Tuesday 5 September 2023 – Three Vrije Universiteit Brussel postdoctoral researchers are in the running to win the coveted Flemish PhD Cup on 19 October. The 16 shortlisted candidates have been announced by non-profit SciMingo, which organises the competition. VUB will be represented by Diederik Coppitters, Ellen Roels and Annelies Augustyns. Whoever can best explain their research simply and effectively to a general audience will take home the prize.
Diederik Coppitters (Engineering)
Diederik Coppitters (°1993) obtained his PhD from VUB and UMONS in 2021. His research into resilient design methods for energy supplies indicates that focusing on renewables and energy storage offers the best guarantee of a stable and resilient energy mix, whatever challenges the future brings.
“With the energy transition in full swing, there are still lots of questions among the public,” Coppitters says. “Many people are wondering how we can get our bills back under control. I want to bring clarity to that complex landscape and explain the pros and cons of new energy technologies, with a particular focus on their performance in an uncertain future.”
Ellen Roels (Engineering)
Ellen Roels (°1995) works as a postdoc at VUB, where she obtained her PhD in 2023 with research into self-healing soft robots. These robots, made from soft materials, can be used to work safely with humans. A major disadvantage is that they are fragile and more easily damaged than robots made of hard materials, giving them a shorter lifespan. Manufacturing soft robots from self-repairing materials allows them to heal from damage and extends their lifespan, providing an economic as well as environmental benefit.
“A lot of research is funded by taxpayers’ money, so I think it’s important that the results are communicated back to the public,” she says. “Through science communication and workshops, I hope to inspire children to become scientists.”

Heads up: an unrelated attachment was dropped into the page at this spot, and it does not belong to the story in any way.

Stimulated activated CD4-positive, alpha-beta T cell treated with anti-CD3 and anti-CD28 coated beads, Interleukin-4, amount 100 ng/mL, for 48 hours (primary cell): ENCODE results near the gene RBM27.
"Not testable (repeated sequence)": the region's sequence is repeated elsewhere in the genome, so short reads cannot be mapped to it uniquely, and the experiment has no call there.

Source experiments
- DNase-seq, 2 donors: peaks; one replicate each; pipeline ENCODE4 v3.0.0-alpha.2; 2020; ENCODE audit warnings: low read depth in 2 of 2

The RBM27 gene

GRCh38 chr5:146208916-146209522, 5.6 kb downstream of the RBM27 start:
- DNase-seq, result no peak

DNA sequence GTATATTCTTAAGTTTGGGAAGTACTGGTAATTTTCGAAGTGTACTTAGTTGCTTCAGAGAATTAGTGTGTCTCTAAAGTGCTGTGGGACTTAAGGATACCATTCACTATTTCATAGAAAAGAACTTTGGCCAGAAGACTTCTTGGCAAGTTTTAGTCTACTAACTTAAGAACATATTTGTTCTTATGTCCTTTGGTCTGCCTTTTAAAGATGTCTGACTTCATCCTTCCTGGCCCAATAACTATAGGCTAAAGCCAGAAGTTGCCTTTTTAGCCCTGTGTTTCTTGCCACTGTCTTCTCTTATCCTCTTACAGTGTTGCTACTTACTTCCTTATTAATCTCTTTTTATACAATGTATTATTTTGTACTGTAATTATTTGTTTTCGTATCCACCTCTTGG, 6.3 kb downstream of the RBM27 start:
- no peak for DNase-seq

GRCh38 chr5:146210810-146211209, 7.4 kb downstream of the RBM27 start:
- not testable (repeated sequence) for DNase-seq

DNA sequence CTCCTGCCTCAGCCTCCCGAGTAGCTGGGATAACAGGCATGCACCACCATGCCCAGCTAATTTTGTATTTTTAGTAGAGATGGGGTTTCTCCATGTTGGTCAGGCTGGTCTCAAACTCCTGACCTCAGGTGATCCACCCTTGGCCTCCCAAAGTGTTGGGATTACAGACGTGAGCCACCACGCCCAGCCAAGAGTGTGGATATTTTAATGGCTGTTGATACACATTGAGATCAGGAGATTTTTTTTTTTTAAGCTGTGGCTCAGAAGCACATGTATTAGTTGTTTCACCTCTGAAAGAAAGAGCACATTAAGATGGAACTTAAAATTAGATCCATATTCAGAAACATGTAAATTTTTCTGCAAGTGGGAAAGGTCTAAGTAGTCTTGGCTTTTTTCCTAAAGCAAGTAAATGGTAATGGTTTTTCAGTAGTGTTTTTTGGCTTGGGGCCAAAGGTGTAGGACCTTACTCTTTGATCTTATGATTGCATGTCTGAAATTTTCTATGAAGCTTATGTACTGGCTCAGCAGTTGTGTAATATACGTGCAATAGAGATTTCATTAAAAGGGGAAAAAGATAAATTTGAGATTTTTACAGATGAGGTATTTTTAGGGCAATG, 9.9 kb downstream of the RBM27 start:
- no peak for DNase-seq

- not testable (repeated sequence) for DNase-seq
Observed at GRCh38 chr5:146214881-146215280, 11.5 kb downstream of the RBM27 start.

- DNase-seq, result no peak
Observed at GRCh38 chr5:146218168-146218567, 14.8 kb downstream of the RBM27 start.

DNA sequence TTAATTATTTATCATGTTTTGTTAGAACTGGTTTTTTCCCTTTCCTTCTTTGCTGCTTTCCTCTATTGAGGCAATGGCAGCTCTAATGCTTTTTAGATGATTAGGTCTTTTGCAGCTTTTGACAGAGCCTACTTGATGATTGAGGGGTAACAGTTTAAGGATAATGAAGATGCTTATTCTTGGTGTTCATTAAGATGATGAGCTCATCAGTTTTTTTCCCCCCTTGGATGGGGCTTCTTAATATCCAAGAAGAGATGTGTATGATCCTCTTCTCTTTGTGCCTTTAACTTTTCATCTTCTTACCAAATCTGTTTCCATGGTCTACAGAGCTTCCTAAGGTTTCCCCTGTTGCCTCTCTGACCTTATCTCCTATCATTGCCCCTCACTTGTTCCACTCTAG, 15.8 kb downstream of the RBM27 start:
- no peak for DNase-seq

Annelies Augustyns (Literature)
Annelies Augustyns (1992°) gained her PhD in 2021 with research on how daily life changed under National Socialism during World War II, as represented in the diaries of Jewish people living in the city of Breslau.
“The personal stories in the diaries are interesting to a wide audience,” she says. “What’s more, the diaries show that small acts of resistance are still possible, although we don’t associate that with a totalitarian regime, and that is innovative.”
About the competition
More than 2,000 doctorates are completed in Flanders every year. Those studies are written up in scientific publications, but only a small number reach the general public. With the Flemish PhD Cup, the non-profit SciMingo aims to change that, by encouraging scientists to go public with their research.
The candidates aren’t alone in the competition: a four-day media training course teaches them how to pitch their research effectively to a wide audience. On Thursday 19 October, the eight finalists will take to the stage at the Vaudeville Theatre in Brussels. Under the watchful eyes of the jury, they will compete for the grand prize: a voucher for Vlerick Business School worth €5,000, an invitation to record a video lecture for the Universiteit van Vlaanderen lecture series and the chance to have a book published with Academia Press.